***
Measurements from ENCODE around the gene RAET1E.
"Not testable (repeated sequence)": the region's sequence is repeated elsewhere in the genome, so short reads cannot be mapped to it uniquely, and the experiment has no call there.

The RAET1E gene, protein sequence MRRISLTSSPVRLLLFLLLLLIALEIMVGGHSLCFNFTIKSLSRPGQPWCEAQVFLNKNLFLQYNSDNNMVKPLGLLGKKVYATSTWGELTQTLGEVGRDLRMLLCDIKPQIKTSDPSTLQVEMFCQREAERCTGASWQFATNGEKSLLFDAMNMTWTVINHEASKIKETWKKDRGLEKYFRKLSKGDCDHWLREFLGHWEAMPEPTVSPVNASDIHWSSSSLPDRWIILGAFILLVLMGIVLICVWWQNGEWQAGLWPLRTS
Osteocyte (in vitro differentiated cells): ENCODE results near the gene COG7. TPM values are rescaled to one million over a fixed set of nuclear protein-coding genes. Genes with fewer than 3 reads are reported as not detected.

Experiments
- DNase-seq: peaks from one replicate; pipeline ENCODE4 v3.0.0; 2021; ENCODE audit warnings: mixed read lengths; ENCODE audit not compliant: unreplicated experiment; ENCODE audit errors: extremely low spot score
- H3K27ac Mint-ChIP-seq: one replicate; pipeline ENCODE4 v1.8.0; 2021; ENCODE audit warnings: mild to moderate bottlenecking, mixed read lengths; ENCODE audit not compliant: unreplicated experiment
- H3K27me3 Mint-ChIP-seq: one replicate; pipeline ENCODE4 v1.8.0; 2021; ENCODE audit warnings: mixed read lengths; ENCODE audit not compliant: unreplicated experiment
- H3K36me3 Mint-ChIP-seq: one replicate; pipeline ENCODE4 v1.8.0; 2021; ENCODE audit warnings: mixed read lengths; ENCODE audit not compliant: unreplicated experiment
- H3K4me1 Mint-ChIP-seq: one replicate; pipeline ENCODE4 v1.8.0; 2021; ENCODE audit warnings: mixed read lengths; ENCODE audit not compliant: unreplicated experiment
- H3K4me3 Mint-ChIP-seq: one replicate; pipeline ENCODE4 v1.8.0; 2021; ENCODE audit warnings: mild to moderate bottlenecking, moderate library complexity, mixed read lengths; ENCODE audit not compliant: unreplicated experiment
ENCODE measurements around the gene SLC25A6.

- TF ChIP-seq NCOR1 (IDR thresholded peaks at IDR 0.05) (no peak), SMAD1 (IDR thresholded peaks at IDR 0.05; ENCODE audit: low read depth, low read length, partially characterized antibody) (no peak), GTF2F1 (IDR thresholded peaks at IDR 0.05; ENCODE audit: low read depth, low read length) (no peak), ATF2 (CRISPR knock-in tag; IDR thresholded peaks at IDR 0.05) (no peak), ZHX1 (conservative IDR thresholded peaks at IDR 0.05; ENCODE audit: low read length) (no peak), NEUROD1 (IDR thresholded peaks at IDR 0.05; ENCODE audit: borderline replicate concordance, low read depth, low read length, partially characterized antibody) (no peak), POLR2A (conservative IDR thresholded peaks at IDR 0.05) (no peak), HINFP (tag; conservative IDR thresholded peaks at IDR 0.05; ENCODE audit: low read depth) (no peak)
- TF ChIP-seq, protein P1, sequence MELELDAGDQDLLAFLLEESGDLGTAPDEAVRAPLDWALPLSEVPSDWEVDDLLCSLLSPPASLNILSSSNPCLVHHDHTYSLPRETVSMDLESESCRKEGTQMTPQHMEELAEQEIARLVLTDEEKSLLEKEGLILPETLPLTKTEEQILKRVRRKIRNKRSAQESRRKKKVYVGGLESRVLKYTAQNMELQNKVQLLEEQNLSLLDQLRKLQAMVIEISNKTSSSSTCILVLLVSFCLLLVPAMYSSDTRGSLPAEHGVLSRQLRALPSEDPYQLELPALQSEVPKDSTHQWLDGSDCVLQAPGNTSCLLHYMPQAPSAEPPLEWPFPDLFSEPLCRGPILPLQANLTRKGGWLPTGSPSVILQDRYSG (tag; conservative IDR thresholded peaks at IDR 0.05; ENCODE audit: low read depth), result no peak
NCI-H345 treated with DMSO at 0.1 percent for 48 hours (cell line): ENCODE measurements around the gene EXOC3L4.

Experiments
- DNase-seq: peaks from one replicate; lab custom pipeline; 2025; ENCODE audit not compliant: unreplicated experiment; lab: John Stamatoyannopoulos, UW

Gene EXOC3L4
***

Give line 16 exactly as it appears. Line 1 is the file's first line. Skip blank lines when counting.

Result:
Experiments